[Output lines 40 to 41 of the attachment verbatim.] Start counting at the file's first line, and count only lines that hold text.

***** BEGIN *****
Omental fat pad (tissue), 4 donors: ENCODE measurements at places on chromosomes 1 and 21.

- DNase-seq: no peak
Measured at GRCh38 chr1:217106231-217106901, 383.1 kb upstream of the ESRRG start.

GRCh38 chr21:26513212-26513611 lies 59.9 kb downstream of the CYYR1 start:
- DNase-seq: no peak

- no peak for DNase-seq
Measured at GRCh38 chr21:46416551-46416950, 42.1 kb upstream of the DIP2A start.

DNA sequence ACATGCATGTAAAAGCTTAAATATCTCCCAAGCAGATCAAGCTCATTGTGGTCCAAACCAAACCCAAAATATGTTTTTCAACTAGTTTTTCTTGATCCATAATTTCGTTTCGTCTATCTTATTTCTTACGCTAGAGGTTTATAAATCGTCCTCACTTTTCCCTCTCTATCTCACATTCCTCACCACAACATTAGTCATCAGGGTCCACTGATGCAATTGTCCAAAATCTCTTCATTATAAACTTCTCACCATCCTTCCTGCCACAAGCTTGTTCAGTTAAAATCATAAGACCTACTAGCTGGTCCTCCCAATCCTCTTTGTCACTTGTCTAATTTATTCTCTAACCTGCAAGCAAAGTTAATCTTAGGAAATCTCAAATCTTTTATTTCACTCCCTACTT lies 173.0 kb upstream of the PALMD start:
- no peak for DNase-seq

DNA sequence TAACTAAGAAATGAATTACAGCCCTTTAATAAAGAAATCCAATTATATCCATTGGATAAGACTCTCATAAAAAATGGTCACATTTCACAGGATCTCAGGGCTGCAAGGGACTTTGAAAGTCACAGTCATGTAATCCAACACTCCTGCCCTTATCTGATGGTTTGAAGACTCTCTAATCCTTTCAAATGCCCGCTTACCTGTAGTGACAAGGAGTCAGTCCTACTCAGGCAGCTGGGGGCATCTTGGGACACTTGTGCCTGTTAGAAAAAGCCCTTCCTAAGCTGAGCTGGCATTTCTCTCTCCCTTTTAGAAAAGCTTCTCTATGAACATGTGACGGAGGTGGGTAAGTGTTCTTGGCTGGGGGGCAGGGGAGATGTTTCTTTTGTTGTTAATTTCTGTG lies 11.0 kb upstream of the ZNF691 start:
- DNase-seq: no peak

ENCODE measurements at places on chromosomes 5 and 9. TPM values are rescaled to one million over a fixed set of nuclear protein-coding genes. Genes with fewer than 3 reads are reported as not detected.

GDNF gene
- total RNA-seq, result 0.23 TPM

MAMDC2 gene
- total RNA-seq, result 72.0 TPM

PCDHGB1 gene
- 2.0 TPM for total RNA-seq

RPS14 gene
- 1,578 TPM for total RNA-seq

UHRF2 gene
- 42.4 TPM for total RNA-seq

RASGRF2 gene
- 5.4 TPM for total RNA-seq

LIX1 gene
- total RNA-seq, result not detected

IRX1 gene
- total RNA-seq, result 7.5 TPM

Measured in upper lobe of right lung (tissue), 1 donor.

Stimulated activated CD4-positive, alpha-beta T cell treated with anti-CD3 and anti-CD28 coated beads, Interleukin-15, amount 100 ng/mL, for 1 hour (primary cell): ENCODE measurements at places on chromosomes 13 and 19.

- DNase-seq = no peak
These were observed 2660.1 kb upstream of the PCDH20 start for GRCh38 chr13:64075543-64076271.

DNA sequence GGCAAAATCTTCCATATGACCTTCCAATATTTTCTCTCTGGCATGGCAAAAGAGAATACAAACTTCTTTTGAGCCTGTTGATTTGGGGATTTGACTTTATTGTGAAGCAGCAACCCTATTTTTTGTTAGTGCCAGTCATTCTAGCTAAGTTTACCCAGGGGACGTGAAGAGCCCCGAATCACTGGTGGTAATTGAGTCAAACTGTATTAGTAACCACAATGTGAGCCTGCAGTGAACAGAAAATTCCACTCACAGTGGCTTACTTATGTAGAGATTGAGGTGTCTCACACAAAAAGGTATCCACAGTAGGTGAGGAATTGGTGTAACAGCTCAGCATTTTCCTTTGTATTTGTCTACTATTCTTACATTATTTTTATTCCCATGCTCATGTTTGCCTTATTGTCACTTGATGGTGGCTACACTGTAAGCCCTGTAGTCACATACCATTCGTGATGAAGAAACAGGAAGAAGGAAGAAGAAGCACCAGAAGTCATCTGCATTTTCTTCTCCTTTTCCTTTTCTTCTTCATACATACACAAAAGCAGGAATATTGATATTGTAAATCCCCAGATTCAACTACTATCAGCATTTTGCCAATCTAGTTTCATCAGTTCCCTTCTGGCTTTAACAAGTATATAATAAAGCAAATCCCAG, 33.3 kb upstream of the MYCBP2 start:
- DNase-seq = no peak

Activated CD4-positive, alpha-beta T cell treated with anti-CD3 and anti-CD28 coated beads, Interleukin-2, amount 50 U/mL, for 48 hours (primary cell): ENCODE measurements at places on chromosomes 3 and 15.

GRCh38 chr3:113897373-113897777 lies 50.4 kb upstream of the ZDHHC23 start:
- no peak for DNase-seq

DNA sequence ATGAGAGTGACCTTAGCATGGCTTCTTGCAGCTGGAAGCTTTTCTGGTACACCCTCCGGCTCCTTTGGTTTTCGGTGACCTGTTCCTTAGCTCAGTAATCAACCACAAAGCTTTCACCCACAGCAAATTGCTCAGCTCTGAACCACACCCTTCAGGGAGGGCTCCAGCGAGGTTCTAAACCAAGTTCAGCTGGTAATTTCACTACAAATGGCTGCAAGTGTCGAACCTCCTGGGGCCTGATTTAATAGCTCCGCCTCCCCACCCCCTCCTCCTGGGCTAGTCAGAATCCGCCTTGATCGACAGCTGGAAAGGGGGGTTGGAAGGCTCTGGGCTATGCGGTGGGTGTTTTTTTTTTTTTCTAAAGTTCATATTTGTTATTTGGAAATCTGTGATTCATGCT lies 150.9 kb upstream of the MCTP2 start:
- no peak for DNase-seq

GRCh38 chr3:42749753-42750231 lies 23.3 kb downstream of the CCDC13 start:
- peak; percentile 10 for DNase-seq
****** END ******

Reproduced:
GRCh38 chr3:42749753-42750231 lies 23.3 kb downstream of the CCDC13 start:
- peak; percentile 10 for DNase-seq